December 9, 2016

Public hearing extended as clarity between city, institutions was not reached

After a 9-0 vote, the Webster Groves city council continued the trend of previous public hearings and extended the public discussion of the educational zoning ordinance 8851 to the next city council meeting on Dec. 2.

The Nov. 18 public hearing yielded a question-and-answer, where the council members would ask questions of the educational institutions for the public record. Webster Groves Mayor Gerry Welch said the format for the public hearing was necessary to form the process necessary for creating a good ordinance that balances the interests of the educational institutions and the community.

 

Read the full coverage of Nov. 18’s city council public hearing. 

 

Welch asked Traci Pupillo, the lawyer for Webster, what the university wanted the ordinance to achieve. Pupillo mentioned the flexibility to work with Eden and lease property from the seminary. That is when Councilmember Anne Tolan intervened.

“You say you want the flexibility to lease classroom and dorm space, and we have done that. That is in the ordinance,” Tolan said. “You have flexibility to lease administrative offices, classroom space and dorms on the Eden campus.”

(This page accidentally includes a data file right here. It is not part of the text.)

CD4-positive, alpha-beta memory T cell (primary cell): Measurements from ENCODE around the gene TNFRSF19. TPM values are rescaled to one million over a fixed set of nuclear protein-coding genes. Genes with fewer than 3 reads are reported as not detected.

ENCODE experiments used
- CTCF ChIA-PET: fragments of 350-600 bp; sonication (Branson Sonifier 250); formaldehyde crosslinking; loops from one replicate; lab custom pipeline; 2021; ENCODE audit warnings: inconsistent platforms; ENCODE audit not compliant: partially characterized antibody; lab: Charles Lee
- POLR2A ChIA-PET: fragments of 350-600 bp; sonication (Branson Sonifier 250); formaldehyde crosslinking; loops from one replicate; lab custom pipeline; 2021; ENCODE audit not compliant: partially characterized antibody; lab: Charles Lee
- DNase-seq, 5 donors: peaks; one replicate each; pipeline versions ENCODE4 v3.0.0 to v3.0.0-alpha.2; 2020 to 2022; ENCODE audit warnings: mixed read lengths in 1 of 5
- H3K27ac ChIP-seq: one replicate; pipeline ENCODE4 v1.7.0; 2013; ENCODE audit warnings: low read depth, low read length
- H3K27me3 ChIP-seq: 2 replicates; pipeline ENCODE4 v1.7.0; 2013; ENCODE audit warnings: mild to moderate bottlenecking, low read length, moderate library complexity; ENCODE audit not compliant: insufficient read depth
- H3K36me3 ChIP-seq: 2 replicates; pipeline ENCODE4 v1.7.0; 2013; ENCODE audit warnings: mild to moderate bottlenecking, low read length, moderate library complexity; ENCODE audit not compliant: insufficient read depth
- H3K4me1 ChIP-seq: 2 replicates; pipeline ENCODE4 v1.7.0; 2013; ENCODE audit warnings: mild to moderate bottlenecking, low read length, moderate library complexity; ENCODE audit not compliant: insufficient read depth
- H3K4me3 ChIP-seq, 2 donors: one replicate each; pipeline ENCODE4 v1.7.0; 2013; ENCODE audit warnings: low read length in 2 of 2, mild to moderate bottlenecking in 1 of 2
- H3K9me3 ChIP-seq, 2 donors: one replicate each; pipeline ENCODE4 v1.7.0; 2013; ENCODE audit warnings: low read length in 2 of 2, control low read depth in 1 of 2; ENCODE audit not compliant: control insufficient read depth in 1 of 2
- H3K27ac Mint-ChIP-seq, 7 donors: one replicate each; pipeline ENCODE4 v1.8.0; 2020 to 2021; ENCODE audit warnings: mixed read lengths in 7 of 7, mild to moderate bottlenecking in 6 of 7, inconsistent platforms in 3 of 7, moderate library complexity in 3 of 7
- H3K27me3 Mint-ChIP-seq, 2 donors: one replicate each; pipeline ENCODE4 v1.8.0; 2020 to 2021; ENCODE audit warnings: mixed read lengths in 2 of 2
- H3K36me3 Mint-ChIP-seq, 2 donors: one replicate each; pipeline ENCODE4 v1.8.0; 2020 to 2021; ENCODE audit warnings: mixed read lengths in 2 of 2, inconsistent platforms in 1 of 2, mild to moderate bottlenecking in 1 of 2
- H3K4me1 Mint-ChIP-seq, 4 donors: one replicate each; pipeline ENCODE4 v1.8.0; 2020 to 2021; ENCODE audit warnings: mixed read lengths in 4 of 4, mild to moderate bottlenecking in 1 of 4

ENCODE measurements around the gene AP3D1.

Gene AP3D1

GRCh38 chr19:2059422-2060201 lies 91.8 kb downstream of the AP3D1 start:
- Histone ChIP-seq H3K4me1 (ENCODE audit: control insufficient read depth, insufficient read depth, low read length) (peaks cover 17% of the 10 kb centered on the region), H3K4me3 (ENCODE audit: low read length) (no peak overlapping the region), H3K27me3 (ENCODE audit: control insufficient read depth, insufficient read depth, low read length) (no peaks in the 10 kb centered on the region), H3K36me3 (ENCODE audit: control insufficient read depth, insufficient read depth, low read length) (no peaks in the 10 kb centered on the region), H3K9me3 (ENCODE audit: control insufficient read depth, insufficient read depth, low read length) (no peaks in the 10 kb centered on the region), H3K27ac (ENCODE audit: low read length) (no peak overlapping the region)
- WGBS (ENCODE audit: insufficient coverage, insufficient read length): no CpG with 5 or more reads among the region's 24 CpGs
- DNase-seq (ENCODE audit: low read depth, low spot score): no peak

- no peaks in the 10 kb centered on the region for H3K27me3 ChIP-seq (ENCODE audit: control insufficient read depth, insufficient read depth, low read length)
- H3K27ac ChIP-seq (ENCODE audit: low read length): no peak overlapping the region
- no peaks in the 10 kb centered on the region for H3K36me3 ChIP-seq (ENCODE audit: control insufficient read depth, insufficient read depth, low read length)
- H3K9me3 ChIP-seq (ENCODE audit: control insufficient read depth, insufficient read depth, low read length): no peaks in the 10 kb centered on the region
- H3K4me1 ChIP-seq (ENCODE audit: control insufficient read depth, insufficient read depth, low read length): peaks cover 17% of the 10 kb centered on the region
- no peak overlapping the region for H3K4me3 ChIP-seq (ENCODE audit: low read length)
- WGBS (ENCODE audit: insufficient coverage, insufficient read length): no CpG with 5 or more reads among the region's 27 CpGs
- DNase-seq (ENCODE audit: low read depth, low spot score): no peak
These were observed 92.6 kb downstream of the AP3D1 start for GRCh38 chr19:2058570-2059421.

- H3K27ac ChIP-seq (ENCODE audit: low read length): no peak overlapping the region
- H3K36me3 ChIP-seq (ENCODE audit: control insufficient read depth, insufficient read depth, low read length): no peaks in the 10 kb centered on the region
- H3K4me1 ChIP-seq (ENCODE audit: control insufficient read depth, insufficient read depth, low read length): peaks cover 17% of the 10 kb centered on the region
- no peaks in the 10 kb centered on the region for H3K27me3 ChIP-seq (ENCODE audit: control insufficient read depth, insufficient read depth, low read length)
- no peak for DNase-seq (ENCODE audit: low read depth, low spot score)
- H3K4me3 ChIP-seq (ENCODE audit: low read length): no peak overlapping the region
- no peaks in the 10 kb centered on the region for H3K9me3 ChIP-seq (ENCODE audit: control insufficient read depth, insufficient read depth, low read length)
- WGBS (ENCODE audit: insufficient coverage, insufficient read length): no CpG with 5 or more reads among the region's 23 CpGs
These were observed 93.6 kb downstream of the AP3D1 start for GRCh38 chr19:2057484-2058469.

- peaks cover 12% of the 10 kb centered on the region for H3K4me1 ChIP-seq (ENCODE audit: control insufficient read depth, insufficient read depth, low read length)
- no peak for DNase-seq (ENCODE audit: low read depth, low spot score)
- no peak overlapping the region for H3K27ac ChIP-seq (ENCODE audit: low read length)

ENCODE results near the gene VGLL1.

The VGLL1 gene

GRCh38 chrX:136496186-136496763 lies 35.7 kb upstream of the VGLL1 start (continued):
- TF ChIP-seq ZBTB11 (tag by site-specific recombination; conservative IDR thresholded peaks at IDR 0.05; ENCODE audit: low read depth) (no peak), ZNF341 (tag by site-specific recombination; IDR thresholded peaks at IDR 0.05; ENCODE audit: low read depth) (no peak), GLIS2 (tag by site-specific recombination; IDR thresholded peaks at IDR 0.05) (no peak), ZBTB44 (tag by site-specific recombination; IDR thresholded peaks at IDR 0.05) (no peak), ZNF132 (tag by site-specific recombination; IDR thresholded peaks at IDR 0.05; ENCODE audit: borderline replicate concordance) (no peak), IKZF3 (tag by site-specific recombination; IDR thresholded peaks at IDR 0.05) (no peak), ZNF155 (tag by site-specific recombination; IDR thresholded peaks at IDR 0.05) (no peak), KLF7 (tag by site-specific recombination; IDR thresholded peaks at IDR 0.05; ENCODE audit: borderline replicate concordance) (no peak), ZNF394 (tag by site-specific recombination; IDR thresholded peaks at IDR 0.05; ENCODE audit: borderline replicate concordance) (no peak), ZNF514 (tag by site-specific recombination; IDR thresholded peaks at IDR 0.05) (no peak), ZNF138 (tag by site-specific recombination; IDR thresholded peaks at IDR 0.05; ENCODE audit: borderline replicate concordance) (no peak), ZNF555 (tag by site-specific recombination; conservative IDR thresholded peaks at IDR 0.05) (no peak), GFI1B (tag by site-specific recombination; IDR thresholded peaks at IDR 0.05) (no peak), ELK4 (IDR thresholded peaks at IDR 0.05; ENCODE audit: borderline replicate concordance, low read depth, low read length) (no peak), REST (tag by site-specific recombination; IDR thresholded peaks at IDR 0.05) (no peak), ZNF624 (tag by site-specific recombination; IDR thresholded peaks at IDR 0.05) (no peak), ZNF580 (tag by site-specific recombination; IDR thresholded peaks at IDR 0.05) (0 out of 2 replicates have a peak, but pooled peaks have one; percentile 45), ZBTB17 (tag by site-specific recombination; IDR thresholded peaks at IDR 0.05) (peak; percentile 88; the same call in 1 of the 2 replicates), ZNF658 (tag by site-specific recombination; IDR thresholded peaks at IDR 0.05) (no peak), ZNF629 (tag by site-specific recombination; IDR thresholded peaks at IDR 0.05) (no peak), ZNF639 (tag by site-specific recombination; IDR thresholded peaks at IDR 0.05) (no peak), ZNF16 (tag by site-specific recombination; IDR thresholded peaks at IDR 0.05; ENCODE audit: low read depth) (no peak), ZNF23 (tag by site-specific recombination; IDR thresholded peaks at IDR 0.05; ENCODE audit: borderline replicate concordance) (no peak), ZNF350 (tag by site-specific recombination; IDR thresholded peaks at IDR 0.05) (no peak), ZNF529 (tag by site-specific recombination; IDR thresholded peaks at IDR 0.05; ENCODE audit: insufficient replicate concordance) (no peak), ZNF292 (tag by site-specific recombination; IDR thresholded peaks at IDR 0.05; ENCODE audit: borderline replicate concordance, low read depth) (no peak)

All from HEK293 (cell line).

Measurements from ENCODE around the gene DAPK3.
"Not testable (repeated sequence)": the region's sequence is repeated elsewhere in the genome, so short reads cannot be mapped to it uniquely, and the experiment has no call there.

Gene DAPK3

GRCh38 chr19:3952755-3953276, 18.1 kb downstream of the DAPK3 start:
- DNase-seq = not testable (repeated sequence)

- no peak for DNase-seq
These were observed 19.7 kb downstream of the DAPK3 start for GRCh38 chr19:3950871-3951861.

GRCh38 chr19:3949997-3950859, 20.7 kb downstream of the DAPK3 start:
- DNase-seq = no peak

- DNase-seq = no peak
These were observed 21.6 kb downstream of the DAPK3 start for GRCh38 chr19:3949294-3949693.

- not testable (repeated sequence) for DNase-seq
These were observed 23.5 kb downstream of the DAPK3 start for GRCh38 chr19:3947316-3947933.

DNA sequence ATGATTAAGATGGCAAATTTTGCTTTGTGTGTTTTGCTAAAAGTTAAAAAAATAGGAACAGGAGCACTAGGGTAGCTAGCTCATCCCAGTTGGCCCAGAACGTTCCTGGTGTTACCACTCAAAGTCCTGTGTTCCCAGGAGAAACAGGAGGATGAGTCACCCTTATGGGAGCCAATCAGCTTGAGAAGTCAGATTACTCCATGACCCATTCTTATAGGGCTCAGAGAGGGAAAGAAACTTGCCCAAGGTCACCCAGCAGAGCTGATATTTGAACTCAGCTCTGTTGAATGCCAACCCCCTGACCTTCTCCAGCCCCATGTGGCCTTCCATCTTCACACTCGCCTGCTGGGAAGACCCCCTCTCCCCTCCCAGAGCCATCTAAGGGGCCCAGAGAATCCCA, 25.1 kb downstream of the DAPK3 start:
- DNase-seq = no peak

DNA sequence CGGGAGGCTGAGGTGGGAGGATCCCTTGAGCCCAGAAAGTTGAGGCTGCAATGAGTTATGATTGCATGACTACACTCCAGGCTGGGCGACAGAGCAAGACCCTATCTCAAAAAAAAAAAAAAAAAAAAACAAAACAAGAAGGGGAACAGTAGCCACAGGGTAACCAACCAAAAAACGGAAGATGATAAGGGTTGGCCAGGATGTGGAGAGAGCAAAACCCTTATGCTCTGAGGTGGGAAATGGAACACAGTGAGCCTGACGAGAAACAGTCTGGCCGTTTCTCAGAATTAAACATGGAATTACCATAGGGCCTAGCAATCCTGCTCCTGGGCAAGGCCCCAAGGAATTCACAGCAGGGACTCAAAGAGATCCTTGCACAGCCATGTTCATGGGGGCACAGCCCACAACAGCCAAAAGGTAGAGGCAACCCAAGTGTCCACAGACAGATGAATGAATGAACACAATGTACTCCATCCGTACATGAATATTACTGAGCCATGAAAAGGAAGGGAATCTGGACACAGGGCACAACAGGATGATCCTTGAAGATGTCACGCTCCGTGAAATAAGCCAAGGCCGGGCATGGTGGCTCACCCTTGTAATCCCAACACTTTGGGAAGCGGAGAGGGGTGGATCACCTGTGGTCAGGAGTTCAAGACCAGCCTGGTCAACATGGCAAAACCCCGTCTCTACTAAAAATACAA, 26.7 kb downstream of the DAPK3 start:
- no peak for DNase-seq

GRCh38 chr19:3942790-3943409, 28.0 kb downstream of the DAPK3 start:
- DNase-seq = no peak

Pupillo said she has never seen a draft of ordinance 8851 that allows said flexibility.

“I know you guys are saying you’re going to allow the leasing of space but that wasn’t in the last draft and so we got this new draft and its not in this draft either,” Pullio said.

But Welch disagreed, saying the abilities of Webster to lease classroom space, administrative offices and dorms from Eden were stated in the ordinance.

While Webster may not have seen clarity in the ordinance’s language of their flexibility, Eden Theological Seminary did not see the clarity of the council’s true intentions for the small college.

Eden President David Greenhaw felt the council was not trying to consider the interests of Eden or Webster University. Instead, Greenhaw said it felt to him that the city council wants to accommodate Eden, but at the same time, wants to use Eden’s as a buffer to prevent Webster from crossing Lockwood Avenue.

In the ordinance’s proposal, Webster and Eden would be zoned in different ways, which both Webster and Eden fear would prevent them from collaborating with one another. In prior public hearings, Webster said they would be open to using the forms on Eden’s campus.

“If that is what you’re doing, I think that is fundamentally unfair to us,” Greenhaw said. “If you’re just using us as a buffer, you are hurting us in ways that is fundamentally wrong.”

 

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